NC State Extension Publications

 

Tractors submerged in floodwater can suffer serious damage if they are not properly cleaned and reconditioned prior to use. Do not attempt to start a flood exposed tractor until it has been properly cleaned and serviced. The engine may start and run, leading you to believe it has escaped damage. Unfortunately, water and dirt can get into bearings and accelerate wear. The real damage will start to show up after a few hours of use. Avoid towing the tractor for any significant distance before it has been cleaned and serviced. Towing will cause transmission wear if water and dirt have gotten inside the transmission.

How extensive the reconditioning effort will be depends on how much of the machine was submerged. You may wish to obtain professional service for tractors that have serious potential damage. If you choose not to seek professional service, the following guidelines will help minimize damage to the tractor.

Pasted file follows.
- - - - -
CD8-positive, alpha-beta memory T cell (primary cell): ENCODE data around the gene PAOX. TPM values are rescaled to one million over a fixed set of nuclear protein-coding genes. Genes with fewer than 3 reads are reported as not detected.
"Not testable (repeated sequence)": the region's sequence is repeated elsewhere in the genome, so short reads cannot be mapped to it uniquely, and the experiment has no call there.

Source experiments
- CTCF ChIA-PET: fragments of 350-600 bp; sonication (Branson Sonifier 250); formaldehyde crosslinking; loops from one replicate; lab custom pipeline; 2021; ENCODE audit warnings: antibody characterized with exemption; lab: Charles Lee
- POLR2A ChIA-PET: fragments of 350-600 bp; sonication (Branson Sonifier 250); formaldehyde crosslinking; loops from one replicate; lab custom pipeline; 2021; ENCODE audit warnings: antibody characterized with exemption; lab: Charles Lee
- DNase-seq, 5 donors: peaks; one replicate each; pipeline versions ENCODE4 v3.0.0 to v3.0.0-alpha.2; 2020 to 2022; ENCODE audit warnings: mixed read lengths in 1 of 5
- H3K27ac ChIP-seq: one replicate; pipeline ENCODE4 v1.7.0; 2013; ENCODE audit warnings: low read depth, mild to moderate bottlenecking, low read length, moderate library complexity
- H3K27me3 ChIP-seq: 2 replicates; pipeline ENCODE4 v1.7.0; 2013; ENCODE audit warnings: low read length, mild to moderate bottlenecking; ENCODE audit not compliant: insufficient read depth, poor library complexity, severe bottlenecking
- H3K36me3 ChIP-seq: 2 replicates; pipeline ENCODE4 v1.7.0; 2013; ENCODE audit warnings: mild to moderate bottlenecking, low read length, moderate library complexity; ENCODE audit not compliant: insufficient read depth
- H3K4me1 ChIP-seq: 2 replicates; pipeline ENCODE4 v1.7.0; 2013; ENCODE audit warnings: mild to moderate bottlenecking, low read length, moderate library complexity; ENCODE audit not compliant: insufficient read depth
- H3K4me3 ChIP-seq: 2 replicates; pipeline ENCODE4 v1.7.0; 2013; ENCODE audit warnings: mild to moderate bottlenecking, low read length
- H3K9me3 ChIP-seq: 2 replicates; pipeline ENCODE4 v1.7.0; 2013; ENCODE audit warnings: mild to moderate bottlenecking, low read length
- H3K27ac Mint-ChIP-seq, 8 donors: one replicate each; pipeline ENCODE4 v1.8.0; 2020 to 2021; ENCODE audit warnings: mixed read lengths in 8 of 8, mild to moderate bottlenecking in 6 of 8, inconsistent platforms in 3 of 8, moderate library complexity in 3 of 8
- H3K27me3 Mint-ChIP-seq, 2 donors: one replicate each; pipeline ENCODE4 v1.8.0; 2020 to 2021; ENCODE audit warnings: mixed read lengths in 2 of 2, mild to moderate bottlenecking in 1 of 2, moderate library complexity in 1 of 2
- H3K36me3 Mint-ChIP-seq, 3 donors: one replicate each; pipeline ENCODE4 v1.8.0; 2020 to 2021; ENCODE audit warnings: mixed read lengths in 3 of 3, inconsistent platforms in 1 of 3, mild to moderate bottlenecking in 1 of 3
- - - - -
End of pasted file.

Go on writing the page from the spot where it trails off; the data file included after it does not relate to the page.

Thoroughly wash off all dirt, oil and grease from the outside of the tractor. This helps prevent getting dirt inside the engine or transmission during further reconditioning work. If you use a pressure washer, be careful not to damage the seal around bearings.

If the water rose no higher than the bottom of the engine or transmission, the potential for damage is relatively minor. On two-wheel drive tractors, damage is typically limited to the front wheel bearings and kingpins or to the pin and bushing in the axle pivot. For front wheel bearings, remove the wheel and bearings from the spindle. Thoroughly clean the spindle with solvent.